Thread: Octane?
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Old 08-14-2004, 11:06 PM
Duke2.6 Duke2.6 is offline
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There is no difference in "burn rate" between premium and regular. Likewise, one doesn't burn "hotter" or "colder" relative to the other in normal (detonation free) combustion. Both are consumed at about the same rate as long as there is no detonation, which is abnormal combustion.

Detonation is a phenomenon that causes the remaining portion of unburned mixture to spontaneously react and literally "explode" like a stick of dynamite, before being consumed by normal flame front propagation. As the flame front advances, the unburned mixture is subjected to higher temperature and pressure. All gasoline blends have an autoigntion temperature. Compress them enough and they will spontaneously explode ("detonate"). Higher octane simply means that the gasoline has a higher autoignition temperature/pressure or lag time, so it is more resistant to detonation.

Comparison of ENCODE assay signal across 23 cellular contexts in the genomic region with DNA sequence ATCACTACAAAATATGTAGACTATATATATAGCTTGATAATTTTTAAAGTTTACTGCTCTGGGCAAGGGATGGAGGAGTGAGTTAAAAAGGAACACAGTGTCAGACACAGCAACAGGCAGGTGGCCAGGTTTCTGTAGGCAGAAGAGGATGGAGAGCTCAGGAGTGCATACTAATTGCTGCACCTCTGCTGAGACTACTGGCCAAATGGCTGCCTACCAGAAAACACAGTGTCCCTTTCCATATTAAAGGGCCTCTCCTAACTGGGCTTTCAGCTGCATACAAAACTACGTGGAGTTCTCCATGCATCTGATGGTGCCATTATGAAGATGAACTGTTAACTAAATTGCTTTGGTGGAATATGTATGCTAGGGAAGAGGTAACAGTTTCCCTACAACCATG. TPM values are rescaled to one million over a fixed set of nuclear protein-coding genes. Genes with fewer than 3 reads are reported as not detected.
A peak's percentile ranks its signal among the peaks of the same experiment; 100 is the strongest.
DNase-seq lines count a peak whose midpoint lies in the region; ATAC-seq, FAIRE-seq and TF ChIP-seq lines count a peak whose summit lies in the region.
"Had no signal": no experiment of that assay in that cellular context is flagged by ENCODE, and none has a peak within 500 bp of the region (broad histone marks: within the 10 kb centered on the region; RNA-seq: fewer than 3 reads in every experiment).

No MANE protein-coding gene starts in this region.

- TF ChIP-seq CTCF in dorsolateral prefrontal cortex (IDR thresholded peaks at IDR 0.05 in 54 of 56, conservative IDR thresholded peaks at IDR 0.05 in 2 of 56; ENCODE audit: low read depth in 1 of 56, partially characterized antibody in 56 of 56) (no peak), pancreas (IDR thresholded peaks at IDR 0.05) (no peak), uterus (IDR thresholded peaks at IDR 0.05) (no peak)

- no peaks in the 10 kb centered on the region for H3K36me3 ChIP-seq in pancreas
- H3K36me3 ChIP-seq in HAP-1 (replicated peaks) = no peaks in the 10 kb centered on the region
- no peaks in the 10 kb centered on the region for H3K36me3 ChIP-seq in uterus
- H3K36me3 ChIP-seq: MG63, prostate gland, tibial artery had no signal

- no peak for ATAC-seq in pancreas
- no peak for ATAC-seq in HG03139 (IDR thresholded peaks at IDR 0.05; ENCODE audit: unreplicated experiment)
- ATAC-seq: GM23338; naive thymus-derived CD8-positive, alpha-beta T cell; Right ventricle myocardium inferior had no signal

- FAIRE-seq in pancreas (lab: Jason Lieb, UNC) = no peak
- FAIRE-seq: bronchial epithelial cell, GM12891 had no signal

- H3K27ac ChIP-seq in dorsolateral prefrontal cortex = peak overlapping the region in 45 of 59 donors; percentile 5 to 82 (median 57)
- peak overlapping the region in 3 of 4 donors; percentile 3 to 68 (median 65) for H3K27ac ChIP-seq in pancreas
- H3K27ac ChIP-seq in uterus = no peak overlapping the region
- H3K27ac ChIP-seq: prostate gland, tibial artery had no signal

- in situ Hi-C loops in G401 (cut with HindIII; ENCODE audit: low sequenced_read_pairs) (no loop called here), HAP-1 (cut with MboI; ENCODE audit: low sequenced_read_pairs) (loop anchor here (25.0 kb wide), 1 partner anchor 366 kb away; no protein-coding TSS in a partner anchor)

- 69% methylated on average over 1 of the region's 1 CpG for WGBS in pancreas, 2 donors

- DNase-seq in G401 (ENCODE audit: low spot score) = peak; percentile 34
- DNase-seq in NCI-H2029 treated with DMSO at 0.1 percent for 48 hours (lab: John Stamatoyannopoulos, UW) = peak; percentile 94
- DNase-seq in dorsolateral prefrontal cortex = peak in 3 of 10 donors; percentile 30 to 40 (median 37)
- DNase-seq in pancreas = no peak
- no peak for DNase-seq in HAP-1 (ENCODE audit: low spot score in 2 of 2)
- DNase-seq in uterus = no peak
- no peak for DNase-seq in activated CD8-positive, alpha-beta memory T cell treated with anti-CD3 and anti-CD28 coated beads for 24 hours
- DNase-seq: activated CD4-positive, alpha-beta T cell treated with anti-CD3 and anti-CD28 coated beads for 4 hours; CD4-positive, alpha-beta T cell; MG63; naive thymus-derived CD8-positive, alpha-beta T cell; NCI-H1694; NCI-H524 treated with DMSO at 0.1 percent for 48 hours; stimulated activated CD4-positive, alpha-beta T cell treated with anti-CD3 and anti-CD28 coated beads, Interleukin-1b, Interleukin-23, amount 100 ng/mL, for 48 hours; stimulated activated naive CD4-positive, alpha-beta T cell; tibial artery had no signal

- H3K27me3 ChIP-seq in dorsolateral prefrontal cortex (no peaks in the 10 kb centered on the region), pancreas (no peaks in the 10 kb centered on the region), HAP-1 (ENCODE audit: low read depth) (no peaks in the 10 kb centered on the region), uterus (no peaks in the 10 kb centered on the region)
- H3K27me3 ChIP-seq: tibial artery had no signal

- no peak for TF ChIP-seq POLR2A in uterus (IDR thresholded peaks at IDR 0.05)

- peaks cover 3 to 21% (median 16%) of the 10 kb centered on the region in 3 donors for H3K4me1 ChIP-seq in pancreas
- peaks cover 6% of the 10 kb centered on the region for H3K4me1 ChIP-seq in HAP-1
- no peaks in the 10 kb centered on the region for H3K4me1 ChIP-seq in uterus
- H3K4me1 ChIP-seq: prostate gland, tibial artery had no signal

The shock waves from this abnormal combustion "ring" the engine structure, which is the "knock" or "ping" we hear. These shock waves also increase heat transfer to the combustion chamber boundaries by up to and order of magnitude, so sustained detonation can rapidly overheat pistons and valves, which can cause them to fail.

Commercial grade gasoline octanes are achieved by varying the blend of hydrocarbon species to attain the advertised rating. Oxygenates such as ethanol and MTBE are octane enhancers, but if oxygnates are blended in, the amount of high octane hydrocarbon species are reduced so the same PON is achieved as non-oxygenated gasoline.

Duke
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